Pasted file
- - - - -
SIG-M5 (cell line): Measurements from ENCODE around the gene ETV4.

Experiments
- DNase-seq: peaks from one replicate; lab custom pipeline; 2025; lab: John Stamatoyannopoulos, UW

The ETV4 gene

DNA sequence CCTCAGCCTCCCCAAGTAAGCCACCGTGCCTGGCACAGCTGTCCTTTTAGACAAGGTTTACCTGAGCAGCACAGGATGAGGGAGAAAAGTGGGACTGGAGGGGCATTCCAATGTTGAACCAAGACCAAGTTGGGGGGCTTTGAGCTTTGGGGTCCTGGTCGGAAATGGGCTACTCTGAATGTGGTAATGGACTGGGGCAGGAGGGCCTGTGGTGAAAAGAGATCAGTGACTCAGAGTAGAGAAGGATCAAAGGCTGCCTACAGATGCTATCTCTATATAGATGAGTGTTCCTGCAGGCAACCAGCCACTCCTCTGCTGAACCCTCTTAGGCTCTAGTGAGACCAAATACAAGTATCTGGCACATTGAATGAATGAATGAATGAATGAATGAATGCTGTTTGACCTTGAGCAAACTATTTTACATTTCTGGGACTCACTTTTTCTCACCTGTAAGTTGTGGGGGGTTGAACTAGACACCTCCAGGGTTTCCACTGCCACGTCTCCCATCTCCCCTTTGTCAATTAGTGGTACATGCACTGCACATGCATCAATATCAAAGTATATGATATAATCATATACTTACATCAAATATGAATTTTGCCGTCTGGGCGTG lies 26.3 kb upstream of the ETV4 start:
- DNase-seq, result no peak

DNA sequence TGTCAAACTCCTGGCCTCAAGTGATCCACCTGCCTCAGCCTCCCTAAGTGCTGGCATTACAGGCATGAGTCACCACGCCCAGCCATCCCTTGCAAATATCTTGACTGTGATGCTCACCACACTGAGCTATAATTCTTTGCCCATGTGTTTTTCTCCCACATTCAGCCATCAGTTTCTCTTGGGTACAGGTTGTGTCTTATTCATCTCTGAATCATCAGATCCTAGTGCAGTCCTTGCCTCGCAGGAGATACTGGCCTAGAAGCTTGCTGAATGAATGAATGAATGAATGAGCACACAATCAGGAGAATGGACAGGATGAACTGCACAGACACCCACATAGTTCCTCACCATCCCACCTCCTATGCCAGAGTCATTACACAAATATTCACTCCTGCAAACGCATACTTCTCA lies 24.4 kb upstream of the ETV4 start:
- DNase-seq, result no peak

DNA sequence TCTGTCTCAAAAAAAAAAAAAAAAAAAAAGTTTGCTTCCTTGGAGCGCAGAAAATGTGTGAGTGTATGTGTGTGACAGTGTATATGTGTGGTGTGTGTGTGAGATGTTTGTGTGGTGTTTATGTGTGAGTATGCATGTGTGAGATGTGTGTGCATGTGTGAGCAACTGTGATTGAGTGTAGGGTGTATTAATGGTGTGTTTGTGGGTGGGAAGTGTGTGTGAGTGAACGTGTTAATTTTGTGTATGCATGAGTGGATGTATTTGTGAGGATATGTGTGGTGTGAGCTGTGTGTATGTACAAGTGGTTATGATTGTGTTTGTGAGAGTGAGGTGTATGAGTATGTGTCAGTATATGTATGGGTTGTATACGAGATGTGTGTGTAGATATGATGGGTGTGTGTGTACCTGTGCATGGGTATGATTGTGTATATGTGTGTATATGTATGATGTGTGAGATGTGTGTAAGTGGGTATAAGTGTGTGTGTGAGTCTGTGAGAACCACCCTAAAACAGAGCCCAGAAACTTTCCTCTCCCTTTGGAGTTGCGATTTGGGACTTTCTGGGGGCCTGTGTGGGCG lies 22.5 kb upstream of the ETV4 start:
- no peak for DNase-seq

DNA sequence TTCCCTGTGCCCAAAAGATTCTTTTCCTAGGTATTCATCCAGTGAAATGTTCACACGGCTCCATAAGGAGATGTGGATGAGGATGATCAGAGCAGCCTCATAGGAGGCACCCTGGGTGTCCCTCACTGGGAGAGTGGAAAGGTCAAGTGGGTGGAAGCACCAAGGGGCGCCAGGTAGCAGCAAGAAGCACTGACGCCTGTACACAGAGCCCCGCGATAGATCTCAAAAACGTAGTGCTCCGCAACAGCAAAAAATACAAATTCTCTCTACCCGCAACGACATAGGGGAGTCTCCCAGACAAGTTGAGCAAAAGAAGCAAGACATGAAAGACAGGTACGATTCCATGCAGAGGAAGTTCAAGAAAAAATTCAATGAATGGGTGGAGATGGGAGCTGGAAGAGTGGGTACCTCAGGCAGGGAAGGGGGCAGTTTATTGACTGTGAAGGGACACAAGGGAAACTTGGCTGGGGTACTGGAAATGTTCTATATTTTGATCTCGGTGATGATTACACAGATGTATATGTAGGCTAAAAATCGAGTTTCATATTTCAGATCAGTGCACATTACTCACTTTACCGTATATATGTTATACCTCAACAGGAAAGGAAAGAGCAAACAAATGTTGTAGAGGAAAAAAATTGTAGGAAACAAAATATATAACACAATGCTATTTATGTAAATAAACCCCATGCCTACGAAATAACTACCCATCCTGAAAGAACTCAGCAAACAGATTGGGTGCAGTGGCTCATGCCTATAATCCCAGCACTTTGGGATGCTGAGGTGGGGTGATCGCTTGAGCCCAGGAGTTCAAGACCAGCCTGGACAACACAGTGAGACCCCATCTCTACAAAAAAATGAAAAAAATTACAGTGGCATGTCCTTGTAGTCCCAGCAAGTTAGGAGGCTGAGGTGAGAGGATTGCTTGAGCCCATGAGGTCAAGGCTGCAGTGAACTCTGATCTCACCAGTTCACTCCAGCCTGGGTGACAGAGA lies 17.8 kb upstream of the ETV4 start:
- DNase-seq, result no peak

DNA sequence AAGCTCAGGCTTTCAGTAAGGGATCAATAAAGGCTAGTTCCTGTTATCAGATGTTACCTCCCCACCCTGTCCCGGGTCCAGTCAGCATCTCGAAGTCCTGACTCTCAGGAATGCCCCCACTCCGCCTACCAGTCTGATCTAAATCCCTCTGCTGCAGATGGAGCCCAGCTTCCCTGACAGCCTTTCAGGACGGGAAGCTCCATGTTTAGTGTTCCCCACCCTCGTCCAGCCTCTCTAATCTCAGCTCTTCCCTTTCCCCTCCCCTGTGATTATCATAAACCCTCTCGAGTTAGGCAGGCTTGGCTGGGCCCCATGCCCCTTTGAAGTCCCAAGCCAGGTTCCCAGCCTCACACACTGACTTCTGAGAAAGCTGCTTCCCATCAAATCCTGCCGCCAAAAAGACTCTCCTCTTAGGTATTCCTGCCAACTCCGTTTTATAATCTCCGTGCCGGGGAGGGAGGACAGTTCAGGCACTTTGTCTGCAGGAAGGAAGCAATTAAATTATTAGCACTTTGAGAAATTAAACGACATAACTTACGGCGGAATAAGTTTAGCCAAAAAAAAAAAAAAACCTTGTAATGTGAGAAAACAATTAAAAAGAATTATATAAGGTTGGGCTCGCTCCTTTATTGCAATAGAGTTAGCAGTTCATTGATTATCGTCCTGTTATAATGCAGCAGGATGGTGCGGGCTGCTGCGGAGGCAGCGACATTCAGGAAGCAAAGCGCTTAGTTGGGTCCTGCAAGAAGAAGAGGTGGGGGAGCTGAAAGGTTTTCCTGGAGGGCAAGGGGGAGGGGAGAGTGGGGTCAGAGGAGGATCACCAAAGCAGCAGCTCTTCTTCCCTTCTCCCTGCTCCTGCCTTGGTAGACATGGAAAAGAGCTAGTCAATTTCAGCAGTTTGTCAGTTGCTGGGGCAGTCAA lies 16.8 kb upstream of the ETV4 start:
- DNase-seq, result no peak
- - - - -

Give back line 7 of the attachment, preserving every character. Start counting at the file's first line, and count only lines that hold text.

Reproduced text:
DNA sequence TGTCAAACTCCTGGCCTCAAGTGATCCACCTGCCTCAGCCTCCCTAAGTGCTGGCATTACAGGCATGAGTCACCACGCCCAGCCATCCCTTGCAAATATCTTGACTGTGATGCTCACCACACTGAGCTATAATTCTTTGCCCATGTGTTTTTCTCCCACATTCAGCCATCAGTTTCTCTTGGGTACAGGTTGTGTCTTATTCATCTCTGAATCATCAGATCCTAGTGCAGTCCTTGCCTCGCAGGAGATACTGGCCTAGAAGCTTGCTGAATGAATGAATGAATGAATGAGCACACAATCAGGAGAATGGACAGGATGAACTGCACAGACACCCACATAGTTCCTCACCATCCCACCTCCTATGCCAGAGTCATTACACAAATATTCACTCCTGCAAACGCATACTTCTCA lies 24.4 kb upstream of the ETV4 start: